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The Price to Earnings Ratio for the vast majority of shares in which you might be considering investing is readily available, and for those you cannot find, the vaunted P/E is easy to calculate on your own.  All you have to do is get your hands on a copy of the company’s latest annual report.

The P/E in many ways says something to every investing strategy.  Investors seeking gargantuan returns in the future gravitate towards high P/E shares; the slow and steady value investor is repelled by the same P/E, finding it too expensive.  If you stop and think about it for a moment, does the P/E really tell you what to do to achieve the goal for which you started investing – making money in the future?

No investor cares about how much was made on shares in the past.  Investors care about the future.  Yet the P/E you find quoted everywhere is most often what is called a Trailing P/E.  For a quick review, here is the formula used for the P/E Ratio:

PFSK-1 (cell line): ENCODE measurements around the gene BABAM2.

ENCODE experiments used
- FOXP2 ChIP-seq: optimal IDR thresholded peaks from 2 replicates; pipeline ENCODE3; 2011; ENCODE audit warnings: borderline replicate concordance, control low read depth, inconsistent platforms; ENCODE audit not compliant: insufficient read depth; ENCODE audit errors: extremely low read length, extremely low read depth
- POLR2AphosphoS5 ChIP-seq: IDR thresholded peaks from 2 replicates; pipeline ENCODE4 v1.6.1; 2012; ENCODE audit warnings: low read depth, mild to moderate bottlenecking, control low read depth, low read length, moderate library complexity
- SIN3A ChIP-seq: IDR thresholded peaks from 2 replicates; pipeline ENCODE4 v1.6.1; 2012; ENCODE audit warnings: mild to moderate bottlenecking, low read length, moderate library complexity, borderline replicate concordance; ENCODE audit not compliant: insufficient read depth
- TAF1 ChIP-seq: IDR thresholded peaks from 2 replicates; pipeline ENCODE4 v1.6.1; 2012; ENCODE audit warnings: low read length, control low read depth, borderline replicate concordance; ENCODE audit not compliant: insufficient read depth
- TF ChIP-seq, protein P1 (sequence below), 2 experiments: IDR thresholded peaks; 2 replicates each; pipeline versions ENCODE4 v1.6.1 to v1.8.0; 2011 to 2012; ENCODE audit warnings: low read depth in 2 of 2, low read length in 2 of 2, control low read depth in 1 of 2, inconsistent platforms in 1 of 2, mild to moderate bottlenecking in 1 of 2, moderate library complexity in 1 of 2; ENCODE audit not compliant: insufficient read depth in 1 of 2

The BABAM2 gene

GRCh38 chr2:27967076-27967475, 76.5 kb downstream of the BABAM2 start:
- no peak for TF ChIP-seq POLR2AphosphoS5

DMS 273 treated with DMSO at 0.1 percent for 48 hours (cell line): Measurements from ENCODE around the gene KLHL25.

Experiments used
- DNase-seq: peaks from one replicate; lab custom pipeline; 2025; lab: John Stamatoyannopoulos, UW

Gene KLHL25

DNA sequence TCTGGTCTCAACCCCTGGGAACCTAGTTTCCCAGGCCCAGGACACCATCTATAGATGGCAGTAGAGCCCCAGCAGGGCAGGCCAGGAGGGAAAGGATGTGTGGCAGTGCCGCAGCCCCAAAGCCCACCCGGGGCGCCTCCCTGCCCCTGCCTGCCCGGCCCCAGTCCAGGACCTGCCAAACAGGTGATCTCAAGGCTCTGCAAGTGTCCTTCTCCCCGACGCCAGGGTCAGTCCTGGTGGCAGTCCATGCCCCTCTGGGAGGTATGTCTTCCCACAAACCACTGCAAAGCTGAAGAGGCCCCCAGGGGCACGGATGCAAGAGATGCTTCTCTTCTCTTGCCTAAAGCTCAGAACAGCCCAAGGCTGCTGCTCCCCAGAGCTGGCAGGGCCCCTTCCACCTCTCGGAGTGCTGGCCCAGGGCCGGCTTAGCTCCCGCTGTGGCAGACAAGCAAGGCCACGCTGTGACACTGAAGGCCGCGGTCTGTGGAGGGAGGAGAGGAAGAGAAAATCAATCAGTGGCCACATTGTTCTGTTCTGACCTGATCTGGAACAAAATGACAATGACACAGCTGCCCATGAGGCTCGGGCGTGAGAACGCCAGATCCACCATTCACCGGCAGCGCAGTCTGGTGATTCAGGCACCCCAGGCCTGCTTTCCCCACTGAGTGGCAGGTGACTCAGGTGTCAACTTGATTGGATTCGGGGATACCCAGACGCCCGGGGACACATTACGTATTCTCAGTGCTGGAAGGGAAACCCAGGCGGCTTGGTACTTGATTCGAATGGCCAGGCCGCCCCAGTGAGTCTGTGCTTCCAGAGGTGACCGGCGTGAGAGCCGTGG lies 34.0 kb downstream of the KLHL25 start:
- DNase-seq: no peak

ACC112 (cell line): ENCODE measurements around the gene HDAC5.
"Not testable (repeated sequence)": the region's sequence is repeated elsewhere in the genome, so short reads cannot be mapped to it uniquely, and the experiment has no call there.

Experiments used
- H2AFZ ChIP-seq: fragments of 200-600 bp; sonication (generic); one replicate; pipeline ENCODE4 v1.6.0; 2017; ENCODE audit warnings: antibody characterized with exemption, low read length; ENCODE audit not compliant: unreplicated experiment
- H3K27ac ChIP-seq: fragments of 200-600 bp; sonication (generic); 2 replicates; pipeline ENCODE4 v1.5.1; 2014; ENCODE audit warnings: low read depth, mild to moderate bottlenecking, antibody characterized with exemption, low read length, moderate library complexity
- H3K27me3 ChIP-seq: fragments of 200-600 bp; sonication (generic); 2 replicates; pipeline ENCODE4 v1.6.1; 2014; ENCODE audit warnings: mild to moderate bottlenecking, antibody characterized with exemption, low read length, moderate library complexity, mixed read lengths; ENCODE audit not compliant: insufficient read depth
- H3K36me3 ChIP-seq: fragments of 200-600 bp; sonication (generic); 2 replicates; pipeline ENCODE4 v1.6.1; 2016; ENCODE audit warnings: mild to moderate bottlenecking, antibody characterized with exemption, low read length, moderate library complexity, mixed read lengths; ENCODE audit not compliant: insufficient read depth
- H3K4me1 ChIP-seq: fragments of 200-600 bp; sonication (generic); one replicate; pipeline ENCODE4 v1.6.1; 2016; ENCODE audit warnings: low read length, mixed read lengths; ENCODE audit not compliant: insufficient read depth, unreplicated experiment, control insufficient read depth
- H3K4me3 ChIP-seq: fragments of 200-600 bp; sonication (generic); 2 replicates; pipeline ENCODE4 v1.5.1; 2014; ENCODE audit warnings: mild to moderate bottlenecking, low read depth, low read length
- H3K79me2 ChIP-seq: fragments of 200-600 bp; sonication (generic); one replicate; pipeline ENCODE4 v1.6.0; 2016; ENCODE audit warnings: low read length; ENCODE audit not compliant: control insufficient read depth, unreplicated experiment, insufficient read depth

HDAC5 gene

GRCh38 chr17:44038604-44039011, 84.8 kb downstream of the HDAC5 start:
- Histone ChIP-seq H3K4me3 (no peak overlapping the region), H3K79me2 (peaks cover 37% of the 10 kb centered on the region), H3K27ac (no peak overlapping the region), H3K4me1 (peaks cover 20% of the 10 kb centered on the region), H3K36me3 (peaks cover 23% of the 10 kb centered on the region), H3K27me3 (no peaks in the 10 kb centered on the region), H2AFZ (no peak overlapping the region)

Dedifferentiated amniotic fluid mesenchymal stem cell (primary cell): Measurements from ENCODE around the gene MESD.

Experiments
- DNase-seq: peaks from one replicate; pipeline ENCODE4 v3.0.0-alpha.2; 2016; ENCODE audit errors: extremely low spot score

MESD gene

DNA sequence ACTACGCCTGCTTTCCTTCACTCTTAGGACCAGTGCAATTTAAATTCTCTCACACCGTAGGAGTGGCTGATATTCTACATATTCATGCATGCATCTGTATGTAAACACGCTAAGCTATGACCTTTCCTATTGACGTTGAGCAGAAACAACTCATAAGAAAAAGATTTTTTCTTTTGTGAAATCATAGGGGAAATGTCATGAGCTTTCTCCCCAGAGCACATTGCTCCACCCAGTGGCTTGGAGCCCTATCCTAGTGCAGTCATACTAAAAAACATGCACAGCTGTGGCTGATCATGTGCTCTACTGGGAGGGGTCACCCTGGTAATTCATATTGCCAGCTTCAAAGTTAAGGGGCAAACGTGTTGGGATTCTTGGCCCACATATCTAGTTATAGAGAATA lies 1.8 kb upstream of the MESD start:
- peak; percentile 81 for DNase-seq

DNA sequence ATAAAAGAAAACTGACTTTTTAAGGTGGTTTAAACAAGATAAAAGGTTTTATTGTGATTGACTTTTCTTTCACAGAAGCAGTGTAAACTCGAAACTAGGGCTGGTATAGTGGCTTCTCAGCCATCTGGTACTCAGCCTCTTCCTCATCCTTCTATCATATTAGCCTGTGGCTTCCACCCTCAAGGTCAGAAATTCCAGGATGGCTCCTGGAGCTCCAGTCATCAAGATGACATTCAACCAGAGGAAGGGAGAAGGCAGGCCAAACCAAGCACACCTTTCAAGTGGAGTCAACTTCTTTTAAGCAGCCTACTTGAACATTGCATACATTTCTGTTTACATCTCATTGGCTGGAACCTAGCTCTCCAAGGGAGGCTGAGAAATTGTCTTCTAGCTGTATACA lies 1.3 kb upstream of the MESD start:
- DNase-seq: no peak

P/E Ratio = Share Price/Earnings per Share

The earnings per share used in the denominator are for the prior year, hence the term “trailing.”  Ardent proponents of the P/E Ratio cite this as a distinct advantage of the Trailing P/E, since it represents hard numbers that were actually achieved and are etched in stone now and forevermore.

Skeptics ask what predictive value prior earnings have?  Enter the Forward P/E Ratio, which you calculate as follows:

Forward P/E Ratio = Share Price/Projected Future Earnings

Here the denominator is not past earnings, but projected future earnings.  Projections are estimates, or some might say “guestimates,” of performance that might or might not take place in the future.  The estimated earnings per share figure is a consensus estimate, derived from the estimates of all the professional analysts covering the stock.

As such, many feel the Forward P/E to be of little value, since analyst opinion is quite often flat out wrong.  Few analysts accurately predicted the market crashes of recent years and some who did have been making the same predictions for decades.  Sooner or later, even the voice crying in the wilderness that the sun will not rise in the morning will be proven right.